In a similar manner, print resources are also often shared so that many users can access high-cost resources. In the past, the potential for security problems associated with shared resources (it was often difficult to isolate who could or could not use the resource if it was opened for sharing) had led to some security administrators simply prohibiting sharing. With some of the more current operating systems, however, sharing can be accomplished with a reasonable balance between it and security. Strict policies regarding sharing need to be established. Some files should not be shared (such as a user's profile folder, for example), so allowing for a blanket sharing of files between users should be avoided. Instead, specific files within folders should be designated and managed through group policies. Similar care should be taken when deciding what print resources should be shared.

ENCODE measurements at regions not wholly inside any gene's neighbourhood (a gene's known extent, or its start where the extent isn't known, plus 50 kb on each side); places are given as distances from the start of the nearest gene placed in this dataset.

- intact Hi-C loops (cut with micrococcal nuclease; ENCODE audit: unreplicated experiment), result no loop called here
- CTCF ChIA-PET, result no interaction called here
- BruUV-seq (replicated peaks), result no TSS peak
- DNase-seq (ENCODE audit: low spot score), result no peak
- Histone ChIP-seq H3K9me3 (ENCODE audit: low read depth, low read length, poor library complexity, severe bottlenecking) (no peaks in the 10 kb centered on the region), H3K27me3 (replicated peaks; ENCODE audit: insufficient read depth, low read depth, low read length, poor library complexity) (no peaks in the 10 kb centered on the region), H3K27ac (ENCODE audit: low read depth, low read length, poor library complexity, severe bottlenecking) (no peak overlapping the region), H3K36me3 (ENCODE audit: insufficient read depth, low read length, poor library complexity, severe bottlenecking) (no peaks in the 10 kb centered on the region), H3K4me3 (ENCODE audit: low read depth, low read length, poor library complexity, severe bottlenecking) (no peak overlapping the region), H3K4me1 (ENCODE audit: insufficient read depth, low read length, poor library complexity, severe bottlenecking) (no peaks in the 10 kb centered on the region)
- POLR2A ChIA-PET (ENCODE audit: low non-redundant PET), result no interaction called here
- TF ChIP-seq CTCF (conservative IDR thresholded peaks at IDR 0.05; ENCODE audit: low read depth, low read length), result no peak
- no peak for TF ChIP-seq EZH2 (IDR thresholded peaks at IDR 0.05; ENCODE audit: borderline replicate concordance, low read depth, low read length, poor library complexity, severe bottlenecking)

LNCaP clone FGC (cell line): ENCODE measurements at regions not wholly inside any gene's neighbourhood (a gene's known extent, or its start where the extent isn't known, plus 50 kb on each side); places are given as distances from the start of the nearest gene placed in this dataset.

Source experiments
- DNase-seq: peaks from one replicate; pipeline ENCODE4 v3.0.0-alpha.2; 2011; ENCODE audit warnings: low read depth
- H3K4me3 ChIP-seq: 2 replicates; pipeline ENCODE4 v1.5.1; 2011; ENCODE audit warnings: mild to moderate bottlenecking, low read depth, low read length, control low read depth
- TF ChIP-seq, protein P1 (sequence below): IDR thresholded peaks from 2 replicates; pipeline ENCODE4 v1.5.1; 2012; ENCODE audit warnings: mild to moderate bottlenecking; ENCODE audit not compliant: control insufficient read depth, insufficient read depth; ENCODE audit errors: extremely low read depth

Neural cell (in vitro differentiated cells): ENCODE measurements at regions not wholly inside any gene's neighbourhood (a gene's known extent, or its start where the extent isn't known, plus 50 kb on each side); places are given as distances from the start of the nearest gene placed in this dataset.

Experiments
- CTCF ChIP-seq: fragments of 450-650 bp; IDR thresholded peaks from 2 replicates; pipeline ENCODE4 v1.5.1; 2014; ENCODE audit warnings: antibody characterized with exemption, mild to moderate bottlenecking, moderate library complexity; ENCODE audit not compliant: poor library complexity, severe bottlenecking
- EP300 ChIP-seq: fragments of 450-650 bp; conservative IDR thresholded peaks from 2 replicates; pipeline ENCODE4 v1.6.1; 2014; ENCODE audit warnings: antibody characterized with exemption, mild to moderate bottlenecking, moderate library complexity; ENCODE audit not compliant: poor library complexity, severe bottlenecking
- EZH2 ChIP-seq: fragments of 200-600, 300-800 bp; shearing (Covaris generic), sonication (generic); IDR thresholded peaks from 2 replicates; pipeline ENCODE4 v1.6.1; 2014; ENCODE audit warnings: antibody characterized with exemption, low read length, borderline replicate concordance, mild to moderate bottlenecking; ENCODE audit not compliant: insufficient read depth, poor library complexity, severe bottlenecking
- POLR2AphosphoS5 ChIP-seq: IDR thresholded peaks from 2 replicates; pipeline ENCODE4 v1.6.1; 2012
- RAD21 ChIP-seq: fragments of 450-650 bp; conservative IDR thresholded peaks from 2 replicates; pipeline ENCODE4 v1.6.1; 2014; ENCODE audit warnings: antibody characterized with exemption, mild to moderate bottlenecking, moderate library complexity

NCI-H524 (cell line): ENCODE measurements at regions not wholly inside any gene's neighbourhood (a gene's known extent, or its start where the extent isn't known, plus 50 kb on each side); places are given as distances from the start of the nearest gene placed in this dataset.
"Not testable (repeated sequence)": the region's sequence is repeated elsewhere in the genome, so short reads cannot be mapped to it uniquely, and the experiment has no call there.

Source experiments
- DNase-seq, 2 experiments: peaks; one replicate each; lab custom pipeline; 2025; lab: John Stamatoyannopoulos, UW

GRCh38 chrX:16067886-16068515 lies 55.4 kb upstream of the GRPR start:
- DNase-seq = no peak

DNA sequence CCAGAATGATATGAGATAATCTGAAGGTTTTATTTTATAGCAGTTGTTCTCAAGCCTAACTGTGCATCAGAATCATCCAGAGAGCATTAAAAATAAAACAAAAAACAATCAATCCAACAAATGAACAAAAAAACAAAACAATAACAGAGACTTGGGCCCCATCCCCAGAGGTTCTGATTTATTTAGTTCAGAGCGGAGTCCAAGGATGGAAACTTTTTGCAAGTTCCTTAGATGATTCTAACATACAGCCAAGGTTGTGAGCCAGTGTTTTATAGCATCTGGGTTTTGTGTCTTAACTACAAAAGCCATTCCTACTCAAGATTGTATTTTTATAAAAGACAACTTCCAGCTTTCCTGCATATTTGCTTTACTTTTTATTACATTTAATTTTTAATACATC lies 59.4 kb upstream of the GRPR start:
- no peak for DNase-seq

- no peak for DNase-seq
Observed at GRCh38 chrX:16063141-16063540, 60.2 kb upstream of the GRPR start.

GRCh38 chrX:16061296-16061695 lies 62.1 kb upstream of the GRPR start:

Logical Tokens

A token is an object that a user must have and present to the system to gain access to some resource or the system itself. Special hardware devices can be used as tokens that need to be inserted into the machine or a special reader, or that can provide some information (such as a one-time code) that must be supplied to the system to obtain access. A problem with all of these methods is that they require that the user have the physical device on hand to gain access. If the user loses the token or forgets it, she will be unable to access the resource.